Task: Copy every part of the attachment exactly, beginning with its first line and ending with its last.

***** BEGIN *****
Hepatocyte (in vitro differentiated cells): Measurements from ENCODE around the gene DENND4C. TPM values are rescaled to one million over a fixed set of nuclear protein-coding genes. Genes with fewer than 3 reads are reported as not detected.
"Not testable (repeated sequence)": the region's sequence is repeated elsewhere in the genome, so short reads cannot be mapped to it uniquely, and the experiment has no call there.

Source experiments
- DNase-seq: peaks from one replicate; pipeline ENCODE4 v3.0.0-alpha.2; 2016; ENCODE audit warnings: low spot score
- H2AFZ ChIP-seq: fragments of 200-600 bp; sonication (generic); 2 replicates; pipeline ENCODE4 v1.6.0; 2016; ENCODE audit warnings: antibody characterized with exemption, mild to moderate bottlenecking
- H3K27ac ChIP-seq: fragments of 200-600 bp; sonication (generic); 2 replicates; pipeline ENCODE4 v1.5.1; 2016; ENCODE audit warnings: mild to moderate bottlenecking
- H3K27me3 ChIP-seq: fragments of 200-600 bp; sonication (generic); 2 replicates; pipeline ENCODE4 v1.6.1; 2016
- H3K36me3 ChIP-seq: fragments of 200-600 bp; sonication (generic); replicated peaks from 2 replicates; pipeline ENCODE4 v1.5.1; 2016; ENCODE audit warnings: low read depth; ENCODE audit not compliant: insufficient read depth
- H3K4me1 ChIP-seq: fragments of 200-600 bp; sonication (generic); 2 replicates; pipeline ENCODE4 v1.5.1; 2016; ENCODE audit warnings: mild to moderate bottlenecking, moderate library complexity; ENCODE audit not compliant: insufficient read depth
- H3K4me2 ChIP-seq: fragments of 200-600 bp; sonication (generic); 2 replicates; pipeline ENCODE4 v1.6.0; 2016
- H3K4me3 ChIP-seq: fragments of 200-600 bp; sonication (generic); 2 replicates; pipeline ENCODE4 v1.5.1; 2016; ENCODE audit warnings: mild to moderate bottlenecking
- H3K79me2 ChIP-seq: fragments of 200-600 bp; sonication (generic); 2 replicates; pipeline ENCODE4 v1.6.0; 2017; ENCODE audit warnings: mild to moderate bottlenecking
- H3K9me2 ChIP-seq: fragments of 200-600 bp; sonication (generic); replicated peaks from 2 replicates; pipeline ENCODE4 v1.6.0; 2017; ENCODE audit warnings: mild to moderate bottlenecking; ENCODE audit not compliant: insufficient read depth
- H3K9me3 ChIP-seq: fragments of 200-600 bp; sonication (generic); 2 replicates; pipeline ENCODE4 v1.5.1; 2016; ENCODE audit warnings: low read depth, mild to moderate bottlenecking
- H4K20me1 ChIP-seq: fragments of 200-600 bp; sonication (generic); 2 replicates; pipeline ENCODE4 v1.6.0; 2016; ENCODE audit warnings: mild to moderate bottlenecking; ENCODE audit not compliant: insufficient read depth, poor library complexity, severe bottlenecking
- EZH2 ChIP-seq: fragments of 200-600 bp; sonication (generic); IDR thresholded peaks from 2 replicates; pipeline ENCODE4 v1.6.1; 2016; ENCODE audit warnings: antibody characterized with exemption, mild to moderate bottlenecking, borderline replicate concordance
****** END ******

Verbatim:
Hepatocyte (in vitro differentiated cells): Measurements from ENCODE around the gene DENND4C. TPM values are rescaled to one million over a fixed set of nuclear protein-coding genes. Genes with fewer than 3 reads are reported as not detected.
"Not testable (repeated sequence)": the region's sequence is repeated elsewhere in the genome, so short reads cannot be mapped to it uniquely, and the experiment has no call there.

Source experiments
- DNase-seq: peaks from one replicate; pipeline ENCODE4 v3.0.0-alpha.2; 2016; ENCODE audit warnings: low spot score
- H2AFZ ChIP-seq: fragments of 200-600 bp; sonication (generic); 2 replicates; pipeline ENCODE4 v1.6.0; 2016; ENCODE audit warnings: antibody characterized with exemption, mild to moderate bottlenecking
- H3K27ac ChIP-seq: fragments of 200-600 bp; sonication (generic); 2 replicates; pipeline ENCODE4 v1.5.1; 2016; ENCODE audit warnings: mild to moderate bottlenecking
- H3K27me3 ChIP-seq: fragments of 200-600 bp; sonication (generic); 2 replicates; pipeline ENCODE4 v1.6.1; 2016
- H3K36me3 ChIP-seq: fragments of 200-600 bp; sonication (generic); replicated peaks from 2 replicates; pipeline ENCODE4 v1.5.1; 2016; ENCODE audit warnings: low read depth; ENCODE audit not compliant: insufficient read depth
- H3K4me1 ChIP-seq: fragments of 200-600 bp; sonication (generic); 2 replicates; pipeline ENCODE4 v1.5.1; 2016; ENCODE audit warnings: mild to moderate bottlenecking, moderate library complexity; ENCODE audit not compliant: insufficient read depth
- H3K4me2 ChIP-seq: fragments of 200-600 bp; sonication (generic); 2 replicates; pipeline ENCODE4 v1.6.0; 2016
- H3K4me3 ChIP-seq: fragments of 200-600 bp; sonication (generic); 2 replicates; pipeline ENCODE4 v1.5.1; 2016; ENCODE audit warnings: mild to moderate bottlenecking
- H3K79me2 ChIP-seq: fragments of 200-600 bp; sonication (generic); 2 replicates; pipeline ENCODE4 v1.6.0; 2017; ENCODE audit warnings: mild to moderate bottlenecking
- H3K9me2 ChIP-seq: fragments of 200-600 bp; sonication (generic); replicated peaks from 2 replicates; pipeline ENCODE4 v1.6.0; 2017; ENCODE audit warnings: mild to moderate bottlenecking; ENCODE audit not compliant: insufficient read depth
- H3K9me3 ChIP-seq: fragments of 200-600 bp; sonication (generic); 2 replicates; pipeline ENCODE4 v1.5.1; 2016; ENCODE audit warnings: low read depth, mild to moderate bottlenecking
- H4K20me1 ChIP-seq: fragments of 200-600 bp; sonication (generic); 2 replicates; pipeline ENCODE4 v1.6.0; 2016; ENCODE audit warnings: mild to moderate bottlenecking; ENCODE audit not compliant: insufficient read depth, poor library complexity, severe bottlenecking
- EZH2 ChIP-seq: fragments of 200-600 bp; sonication (generic); IDR thresholded peaks from 2 replicates; pipeline ENCODE4 v1.6.1; 2016; ENCODE audit warnings: antibody characterized with exemption, mild to moderate bottlenecking, borderline replicate concordance